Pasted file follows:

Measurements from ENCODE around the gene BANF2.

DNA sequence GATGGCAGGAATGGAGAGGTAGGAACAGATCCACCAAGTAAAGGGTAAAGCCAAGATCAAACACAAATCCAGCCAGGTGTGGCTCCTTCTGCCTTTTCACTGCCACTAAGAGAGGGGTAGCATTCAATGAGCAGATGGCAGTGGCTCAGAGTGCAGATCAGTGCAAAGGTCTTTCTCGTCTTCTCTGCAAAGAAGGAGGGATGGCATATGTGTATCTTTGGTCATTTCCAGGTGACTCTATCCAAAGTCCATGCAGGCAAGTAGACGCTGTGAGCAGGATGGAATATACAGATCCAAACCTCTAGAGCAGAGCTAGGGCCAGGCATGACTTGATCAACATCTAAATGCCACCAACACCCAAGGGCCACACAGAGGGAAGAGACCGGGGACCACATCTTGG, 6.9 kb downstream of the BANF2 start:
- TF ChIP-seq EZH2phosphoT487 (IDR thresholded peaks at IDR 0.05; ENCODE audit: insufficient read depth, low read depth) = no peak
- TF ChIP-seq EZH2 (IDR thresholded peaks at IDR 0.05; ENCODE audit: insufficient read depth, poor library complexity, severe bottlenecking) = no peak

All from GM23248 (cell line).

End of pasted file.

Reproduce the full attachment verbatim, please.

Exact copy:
Measurements from ENCODE around the gene BANF2.

DNA sequence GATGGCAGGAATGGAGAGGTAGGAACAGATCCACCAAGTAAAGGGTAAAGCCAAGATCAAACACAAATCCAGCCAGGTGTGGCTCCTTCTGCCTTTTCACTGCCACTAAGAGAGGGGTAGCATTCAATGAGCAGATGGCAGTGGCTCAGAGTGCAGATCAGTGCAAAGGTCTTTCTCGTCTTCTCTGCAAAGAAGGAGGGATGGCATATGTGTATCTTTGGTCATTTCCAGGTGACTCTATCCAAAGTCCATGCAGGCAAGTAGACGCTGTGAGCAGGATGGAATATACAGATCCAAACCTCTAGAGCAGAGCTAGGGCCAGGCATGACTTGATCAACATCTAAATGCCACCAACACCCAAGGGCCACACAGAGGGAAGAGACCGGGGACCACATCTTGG, 6.9 kb downstream of the BANF2 start:
- TF ChIP-seq EZH2phosphoT487 (IDR thresholded peaks at IDR 0.05; ENCODE audit: insufficient read depth, low read depth) = no peak
- TF ChIP-seq EZH2 (IDR thresholded peaks at IDR 0.05; ENCODE audit: insufficient read depth, poor library complexity, severe bottlenecking) = no peak

All from GM23248 (cell line).